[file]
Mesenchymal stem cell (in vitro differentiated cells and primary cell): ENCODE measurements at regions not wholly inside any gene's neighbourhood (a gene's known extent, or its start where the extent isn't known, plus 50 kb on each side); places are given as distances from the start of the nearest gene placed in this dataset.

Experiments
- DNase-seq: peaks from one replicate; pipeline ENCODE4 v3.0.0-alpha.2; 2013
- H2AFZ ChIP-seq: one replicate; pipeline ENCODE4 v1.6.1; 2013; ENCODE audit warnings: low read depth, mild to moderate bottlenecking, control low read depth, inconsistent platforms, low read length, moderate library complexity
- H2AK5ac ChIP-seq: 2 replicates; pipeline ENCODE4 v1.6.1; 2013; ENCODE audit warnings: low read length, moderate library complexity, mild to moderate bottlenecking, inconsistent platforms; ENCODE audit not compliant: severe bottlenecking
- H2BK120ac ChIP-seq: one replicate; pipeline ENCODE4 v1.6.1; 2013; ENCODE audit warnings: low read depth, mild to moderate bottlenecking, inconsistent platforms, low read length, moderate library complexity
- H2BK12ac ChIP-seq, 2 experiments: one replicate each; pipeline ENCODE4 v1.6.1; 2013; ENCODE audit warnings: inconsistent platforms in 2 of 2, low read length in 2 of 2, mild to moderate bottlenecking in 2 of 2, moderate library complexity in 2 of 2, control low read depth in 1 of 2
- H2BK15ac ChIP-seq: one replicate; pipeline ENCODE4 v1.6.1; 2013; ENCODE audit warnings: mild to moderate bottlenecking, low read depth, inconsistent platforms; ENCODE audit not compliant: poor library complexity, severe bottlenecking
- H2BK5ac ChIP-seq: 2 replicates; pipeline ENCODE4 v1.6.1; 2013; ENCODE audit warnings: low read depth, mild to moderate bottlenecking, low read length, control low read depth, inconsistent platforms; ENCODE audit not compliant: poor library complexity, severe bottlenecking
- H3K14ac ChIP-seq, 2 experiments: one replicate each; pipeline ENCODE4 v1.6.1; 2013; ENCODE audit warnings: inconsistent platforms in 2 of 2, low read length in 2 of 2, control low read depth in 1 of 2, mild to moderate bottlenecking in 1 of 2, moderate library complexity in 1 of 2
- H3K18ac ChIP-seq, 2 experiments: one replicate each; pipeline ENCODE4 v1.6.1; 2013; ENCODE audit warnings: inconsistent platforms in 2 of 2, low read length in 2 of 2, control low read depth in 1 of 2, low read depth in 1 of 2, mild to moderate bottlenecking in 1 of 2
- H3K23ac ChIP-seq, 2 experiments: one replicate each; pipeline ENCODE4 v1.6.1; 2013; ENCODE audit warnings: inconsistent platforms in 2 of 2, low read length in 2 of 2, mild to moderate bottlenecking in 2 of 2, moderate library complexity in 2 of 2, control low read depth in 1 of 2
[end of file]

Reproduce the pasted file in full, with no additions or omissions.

Mesenchymal stem cell (in vitro differentiated cells and primary cell): ENCODE measurements at regions not wholly inside any gene's neighbourhood (a gene's known extent, or its start where the extent isn't known, plus 50 kb on each side); places are given as distances from the start of the nearest gene placed in this dataset.

Experiments
- DNase-seq: peaks from one replicate; pipeline ENCODE4 v3.0.0-alpha.2; 2013
- H2AFZ ChIP-seq: one replicate; pipeline ENCODE4 v1.6.1; 2013; ENCODE audit warnings: low read depth, mild to moderate bottlenecking, control low read depth, inconsistent platforms, low read length, moderate library complexity
- H2AK5ac ChIP-seq: 2 replicates; pipeline ENCODE4 v1.6.1; 2013; ENCODE audit warnings: low read length, moderate library complexity, mild to moderate bottlenecking, inconsistent platforms; ENCODE audit not compliant: severe bottlenecking
- H2BK120ac ChIP-seq: one replicate; pipeline ENCODE4 v1.6.1; 2013; ENCODE audit warnings: low read depth, mild to moderate bottlenecking, inconsistent platforms, low read length, moderate library complexity
- H2BK12ac ChIP-seq, 2 experiments: one replicate each; pipeline ENCODE4 v1.6.1; 2013; ENCODE audit warnings: inconsistent platforms in 2 of 2, low read length in 2 of 2, mild to moderate bottlenecking in 2 of 2, moderate library complexity in 2 of 2, control low read depth in 1 of 2
- H2BK15ac ChIP-seq: one replicate; pipeline ENCODE4 v1.6.1; 2013; ENCODE audit warnings: mild to moderate bottlenecking, low read depth, inconsistent platforms; ENCODE audit not compliant: poor library complexity, severe bottlenecking
- H2BK5ac ChIP-seq: 2 replicates; pipeline ENCODE4 v1.6.1; 2013; ENCODE audit warnings: low read depth, mild to moderate bottlenecking, low read length, control low read depth, inconsistent platforms; ENCODE audit not compliant: poor library complexity, severe bottlenecking
- H3K14ac ChIP-seq, 2 experiments: one replicate each; pipeline ENCODE4 v1.6.1; 2013; ENCODE audit warnings: inconsistent platforms in 2 of 2, low read length in 2 of 2, control low read depth in 1 of 2, mild to moderate bottlenecking in 1 of 2, moderate library complexity in 1 of 2
- H3K18ac ChIP-seq, 2 experiments: one replicate each; pipeline ENCODE4 v1.6.1; 2013; ENCODE audit warnings: inconsistent platforms in 2 of 2, low read length in 2 of 2, control low read depth in 1 of 2, low read depth in 1 of 2, mild to moderate bottlenecking in 1 of 2
- H3K23ac ChIP-seq, 2 experiments: one replicate each; pipeline ENCODE4 v1.6.1; 2013; ENCODE audit warnings: inconsistent platforms in 2 of 2, low read length in 2 of 2, mild to moderate bottlenecking in 2 of 2, moderate library complexity in 2 of 2, control low read depth in 1 of 2